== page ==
North Korea has also threatened to transfer a nuclear weapon. According to Michael Green, former Senior Director for Asia at the National Security Council, the head of the North Korean delegation to the nuclear talks confirmed in March 2003 that North Korea had a "nuclear deterrent" and threatened that North Korea would "expand," "demonstrate," and "transfer" the deterrent if the United States did not end its hostile policy. Senior U.S. officials warned the North Koreans that transfer would cross a red line, but Pyongyang evidently brushed aside the warning and cooperated extensively with Syria in building a nuclear reactor, which could have advanced a nuclear weapons program. Green noted that the al-Kibar reactor site, which Israel bombed on September 6, 2007, provided ample evidence of North Korean collusion on nuclear proliferation: "U.S. intelligence officials later confirmed that the reactor was being built on North Korean specs, with North Korean technicians on-site."
Since Pyongyang risked nuclear cooperation with Syria, similar nuclear cooperation with Iran is easy to envision given their much closer ties. The Syrian nuclear project also may have involved Iran, which could greatly benefit from secret facilities located outside its own territory. Der Spiegel reported that North Korean and Iranian scientists were working together at the Syrian reactor when Israel bombed it. Some of the reactor's plutonium production was reportedly designated for Iran, which perceived the Syrian reactor as a "reserve site" to produce weapons-grade plutonium to supplement Iran's production of highly enriched uranium. In late February, Western officials leaked the fact that before the nuclear reactor was attacked North Korea had delivered 45 tons of unenriched uranium concentrate known as "yellowcake" to Syria and that the North Koreans subsequently moved the material to Iran via Turkey.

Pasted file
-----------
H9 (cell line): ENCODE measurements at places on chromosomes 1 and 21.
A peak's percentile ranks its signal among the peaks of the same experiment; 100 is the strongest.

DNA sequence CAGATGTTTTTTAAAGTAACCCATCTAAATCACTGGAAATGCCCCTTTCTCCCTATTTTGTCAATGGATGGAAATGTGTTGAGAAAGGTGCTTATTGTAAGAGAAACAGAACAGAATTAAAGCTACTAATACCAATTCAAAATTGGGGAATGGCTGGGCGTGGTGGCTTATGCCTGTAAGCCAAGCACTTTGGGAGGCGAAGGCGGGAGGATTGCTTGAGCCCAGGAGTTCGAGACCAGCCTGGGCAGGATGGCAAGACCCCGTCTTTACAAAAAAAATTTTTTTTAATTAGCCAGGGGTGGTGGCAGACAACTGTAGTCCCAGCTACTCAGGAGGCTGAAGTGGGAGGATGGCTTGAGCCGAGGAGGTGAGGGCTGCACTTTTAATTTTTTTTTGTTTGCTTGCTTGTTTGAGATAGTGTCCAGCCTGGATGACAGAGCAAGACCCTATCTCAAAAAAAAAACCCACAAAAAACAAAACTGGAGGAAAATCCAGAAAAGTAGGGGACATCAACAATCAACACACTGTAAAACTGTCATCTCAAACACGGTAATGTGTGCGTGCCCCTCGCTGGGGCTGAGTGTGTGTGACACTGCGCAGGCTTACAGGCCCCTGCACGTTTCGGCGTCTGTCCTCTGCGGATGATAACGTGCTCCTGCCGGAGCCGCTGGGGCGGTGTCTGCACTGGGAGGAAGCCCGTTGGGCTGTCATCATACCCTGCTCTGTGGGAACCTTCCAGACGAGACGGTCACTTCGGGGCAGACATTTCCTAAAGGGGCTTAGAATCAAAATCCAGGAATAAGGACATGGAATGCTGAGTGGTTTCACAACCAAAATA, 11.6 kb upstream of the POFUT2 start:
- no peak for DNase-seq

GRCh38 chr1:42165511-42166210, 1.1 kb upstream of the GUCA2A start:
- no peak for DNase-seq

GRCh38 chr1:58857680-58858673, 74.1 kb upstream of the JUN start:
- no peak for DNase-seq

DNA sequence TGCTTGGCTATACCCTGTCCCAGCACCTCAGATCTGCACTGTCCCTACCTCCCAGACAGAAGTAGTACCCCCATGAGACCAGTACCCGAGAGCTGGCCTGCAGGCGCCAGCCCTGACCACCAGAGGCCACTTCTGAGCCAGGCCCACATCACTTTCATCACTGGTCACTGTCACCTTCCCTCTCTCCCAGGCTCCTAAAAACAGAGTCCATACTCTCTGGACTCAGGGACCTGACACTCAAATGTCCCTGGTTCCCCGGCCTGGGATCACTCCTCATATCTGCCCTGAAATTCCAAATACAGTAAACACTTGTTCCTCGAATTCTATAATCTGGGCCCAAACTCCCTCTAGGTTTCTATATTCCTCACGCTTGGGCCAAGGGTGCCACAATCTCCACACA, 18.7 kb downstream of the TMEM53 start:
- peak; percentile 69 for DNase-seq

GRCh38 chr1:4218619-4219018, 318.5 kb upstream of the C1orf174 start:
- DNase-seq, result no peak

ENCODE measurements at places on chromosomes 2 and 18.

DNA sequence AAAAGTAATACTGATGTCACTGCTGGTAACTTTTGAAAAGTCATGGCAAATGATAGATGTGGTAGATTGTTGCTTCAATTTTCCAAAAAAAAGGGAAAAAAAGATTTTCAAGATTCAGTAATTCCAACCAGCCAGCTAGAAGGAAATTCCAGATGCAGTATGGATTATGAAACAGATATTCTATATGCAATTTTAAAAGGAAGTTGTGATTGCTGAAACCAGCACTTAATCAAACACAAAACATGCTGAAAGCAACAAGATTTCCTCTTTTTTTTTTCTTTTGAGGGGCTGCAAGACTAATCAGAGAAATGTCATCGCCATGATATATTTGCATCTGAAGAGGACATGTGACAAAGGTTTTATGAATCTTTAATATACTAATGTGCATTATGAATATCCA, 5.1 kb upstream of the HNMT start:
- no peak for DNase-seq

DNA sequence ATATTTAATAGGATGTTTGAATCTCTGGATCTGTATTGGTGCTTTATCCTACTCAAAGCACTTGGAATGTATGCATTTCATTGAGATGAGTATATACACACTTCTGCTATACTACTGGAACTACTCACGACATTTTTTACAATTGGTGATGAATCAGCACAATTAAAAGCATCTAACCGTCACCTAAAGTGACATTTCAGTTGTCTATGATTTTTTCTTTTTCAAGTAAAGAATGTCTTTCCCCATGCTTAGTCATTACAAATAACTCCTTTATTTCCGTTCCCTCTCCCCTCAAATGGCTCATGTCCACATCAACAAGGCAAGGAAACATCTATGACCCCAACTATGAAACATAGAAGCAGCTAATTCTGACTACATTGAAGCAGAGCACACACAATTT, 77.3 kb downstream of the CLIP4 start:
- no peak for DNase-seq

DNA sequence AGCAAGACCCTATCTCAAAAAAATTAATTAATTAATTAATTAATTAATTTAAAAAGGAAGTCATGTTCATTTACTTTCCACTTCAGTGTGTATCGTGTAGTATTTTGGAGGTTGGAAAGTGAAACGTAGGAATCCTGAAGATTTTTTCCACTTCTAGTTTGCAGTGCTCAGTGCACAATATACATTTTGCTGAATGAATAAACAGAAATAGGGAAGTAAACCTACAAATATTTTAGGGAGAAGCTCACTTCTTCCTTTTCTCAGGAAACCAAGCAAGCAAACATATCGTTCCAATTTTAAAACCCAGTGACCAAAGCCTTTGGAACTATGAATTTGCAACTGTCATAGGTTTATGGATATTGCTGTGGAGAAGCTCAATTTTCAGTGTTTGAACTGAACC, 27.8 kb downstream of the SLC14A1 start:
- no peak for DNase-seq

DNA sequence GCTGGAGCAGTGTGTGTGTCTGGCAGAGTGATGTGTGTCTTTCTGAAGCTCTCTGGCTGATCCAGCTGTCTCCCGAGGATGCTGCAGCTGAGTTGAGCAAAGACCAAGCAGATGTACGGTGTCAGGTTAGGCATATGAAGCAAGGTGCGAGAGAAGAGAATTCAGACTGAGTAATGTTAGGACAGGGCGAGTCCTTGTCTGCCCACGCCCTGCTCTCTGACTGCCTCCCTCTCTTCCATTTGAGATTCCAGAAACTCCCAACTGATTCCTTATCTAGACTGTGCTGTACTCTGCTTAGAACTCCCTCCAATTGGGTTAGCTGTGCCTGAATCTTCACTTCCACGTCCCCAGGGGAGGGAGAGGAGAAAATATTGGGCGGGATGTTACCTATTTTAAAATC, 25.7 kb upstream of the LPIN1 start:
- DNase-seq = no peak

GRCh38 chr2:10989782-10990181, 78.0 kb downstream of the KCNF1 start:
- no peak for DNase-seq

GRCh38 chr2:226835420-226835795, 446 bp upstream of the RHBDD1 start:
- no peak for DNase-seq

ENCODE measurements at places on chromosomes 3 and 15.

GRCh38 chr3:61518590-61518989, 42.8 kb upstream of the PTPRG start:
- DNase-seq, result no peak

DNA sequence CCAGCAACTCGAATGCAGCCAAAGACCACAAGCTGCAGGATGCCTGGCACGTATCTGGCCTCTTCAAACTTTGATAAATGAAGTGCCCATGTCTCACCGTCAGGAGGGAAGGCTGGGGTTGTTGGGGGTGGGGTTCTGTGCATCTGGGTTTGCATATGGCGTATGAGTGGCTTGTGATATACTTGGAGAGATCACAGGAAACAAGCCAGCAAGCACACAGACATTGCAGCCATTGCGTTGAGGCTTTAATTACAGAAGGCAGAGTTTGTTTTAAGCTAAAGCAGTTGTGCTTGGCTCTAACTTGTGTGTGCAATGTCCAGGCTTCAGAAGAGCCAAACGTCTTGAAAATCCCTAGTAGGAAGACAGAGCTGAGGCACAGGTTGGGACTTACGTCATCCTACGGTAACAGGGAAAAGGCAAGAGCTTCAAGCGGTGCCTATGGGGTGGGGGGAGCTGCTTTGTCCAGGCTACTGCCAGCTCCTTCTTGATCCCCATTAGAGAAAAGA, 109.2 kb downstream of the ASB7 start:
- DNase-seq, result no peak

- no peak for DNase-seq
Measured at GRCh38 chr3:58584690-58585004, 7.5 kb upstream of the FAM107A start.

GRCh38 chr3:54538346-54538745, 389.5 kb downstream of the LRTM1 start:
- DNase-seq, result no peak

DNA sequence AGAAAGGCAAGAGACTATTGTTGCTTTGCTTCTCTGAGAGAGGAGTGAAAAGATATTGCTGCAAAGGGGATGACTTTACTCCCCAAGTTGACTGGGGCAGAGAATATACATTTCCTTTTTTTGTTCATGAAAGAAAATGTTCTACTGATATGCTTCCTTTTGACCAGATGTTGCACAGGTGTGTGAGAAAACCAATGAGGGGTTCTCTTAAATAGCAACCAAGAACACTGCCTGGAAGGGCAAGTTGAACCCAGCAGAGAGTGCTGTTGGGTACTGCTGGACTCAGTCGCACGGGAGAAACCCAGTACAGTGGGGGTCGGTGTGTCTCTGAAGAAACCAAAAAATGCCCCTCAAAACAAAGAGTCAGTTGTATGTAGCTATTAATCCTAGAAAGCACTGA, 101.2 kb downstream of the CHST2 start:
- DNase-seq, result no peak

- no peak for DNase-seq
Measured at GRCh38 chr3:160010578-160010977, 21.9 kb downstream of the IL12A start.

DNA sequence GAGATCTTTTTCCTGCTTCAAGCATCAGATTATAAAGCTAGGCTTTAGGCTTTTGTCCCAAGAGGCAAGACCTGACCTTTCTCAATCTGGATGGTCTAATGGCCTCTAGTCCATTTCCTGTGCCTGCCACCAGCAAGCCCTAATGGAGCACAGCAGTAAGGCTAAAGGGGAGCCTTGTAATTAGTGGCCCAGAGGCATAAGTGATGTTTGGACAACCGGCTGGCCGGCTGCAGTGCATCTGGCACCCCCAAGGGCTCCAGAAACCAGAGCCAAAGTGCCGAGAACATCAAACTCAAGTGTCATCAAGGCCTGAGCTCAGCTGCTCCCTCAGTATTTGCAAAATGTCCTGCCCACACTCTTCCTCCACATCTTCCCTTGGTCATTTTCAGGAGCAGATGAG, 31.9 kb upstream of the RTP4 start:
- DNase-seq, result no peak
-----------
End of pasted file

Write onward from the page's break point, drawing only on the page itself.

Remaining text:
Another worrisome link between North Korea and Iran involves illegal arms transfers. In August 2008, the U.S. invoked the Proliferation Security Initiative (PSI) to convince India to prevent the overflight of its country by a North Korean flight from Burma to Iran. Although not a member of the PSI, India complied and blocked the flight. What the cargo plane was carrying is not known, but the PSI applies only to missiles and nuclear weapons (e.g., components, technology, and materials). Any North Korean attempt to transfer such items would violate U.N. Security Council Resolutions 1695 and 1718.
Unknown #3: How much foreign assistance has Iran's nuclear program received?
A critical question is how much foreign help Iran has received, in addition to assistance from North Korea and the A. Q. Khan network. The timeline for Iran's nuclear weapons program could be dramatically shortened if it has received substantial foreign assistance in acquiring nuclear technologies, knowledge, or fissile material. The assistance of former Soviet nuclear scientists has long been a subject of speculation and Israeli Prime Minister Binyamin Netanyahu reportedly delivered a list of Russian scientists suspected of helping Iran's nuclear program during a mysterious visit to Moscow to meet with Russian Prime Minister Vladimir Putin. The Sueddeutsche Zeitung recently reported that Western intelligence agencies have confirmed that Iran has been assisted by a former Soviet scientist who had worked on advanced nuclear warheads in a Soviet nuclear weapons laboratory. There are also longstanding concerns that Iran could accelerate its nuclear efforts by secretly acquiring weapons-grade fissile material from foreign sources.
Where Are We Now?